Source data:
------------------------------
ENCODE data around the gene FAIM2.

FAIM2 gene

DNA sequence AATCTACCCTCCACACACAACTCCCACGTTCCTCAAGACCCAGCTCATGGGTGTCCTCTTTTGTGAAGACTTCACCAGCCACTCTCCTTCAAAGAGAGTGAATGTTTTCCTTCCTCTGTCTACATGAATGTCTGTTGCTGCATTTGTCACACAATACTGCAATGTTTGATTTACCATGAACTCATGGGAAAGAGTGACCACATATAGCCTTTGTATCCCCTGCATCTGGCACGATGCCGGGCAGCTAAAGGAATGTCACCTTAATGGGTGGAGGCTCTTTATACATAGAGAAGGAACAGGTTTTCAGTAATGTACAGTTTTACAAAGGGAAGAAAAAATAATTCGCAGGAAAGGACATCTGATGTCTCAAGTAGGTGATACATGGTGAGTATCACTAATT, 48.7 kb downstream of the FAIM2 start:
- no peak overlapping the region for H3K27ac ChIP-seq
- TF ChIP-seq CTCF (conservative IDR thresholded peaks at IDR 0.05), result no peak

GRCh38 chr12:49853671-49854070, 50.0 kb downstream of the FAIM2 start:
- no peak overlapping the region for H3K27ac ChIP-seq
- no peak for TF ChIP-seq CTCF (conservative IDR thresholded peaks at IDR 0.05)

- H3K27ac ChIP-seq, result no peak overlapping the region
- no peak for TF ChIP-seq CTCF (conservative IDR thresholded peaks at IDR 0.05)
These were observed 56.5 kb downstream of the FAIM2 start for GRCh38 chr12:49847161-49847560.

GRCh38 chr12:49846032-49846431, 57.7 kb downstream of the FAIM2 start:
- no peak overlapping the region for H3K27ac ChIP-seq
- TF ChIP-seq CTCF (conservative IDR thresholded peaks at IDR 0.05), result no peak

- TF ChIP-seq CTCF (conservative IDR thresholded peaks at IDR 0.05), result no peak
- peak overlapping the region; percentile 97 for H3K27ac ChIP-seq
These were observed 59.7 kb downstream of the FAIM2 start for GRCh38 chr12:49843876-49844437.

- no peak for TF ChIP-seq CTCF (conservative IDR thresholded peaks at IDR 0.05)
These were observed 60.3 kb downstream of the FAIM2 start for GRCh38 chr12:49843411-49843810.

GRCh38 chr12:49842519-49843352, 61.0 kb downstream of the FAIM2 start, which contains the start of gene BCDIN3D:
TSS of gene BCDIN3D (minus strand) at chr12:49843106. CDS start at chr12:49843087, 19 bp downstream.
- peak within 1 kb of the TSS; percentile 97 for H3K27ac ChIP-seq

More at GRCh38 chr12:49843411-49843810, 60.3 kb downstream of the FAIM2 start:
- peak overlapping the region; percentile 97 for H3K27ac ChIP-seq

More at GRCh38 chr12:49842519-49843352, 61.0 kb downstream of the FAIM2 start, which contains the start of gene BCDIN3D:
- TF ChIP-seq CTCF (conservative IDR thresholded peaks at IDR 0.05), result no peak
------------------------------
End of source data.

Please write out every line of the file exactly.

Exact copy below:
ENCODE data around the gene FAIM2.

FAIM2 gene

DNA sequence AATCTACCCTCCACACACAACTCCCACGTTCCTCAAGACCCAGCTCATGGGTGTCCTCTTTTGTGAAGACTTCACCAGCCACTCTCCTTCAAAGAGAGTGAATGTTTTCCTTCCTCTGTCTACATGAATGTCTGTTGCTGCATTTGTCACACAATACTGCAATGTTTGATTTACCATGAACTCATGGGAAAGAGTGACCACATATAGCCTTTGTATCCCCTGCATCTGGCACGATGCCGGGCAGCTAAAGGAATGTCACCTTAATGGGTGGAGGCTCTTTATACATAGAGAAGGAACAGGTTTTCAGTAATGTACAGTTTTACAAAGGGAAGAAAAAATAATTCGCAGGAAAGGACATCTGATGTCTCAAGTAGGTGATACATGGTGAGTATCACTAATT, 48.7 kb downstream of the FAIM2 start:
- no peak overlapping the region for H3K27ac ChIP-seq
- TF ChIP-seq CTCF (conservative IDR thresholded peaks at IDR 0.05), result no peak

GRCh38 chr12:49853671-49854070, 50.0 kb downstream of the FAIM2 start:
- no peak overlapping the region for H3K27ac ChIP-seq
- no peak for TF ChIP-seq CTCF (conservative IDR thresholded peaks at IDR 0.05)

- H3K27ac ChIP-seq, result no peak overlapping the region
- no peak for TF ChIP-seq CTCF (conservative IDR thresholded peaks at IDR 0.05)
These were observed 56.5 kb downstream of the FAIM2 start for GRCh38 chr12:49847161-49847560.

GRCh38 chr12:49846032-49846431, 57.7 kb downstream of the FAIM2 start:
- no peak overlapping the region for H3K27ac ChIP-seq
- TF ChIP-seq CTCF (conservative IDR thresholded peaks at IDR 0.05), result no peak

- TF ChIP-seq CTCF (conservative IDR thresholded peaks at IDR 0.05), result no peak
- peak overlapping the region; percentile 97 for H3K27ac ChIP-seq
These were observed 59.7 kb downstream of the FAIM2 start for GRCh38 chr12:49843876-49844437.

- no peak for TF ChIP-seq CTCF (conservative IDR thresholded peaks at IDR 0.05)
These were observed 60.3 kb downstream of the FAIM2 start for GRCh38 chr12:49843411-49843810.

GRCh38 chr12:49842519-49843352, 61.0 kb downstream of the FAIM2 start, which contains the start of gene BCDIN3D:
TSS of gene BCDIN3D (minus strand) at chr12:49843106. CDS start at chr12:49843087, 19 bp downstream.
- peak within 1 kb of the TSS; percentile 97 for H3K27ac ChIP-seq

More at GRCh38 chr12:49843411-49843810, 60.3 kb downstream of the FAIM2 start:
- peak overlapping the region; percentile 97 for H3K27ac ChIP-seq

More at GRCh38 chr12:49842519-49843352, 61.0 kb downstream of the FAIM2 start, which contains the start of gene BCDIN3D:
- TF ChIP-seq CTCF (conservative IDR thresholded peaks at IDR 0.05), result no peak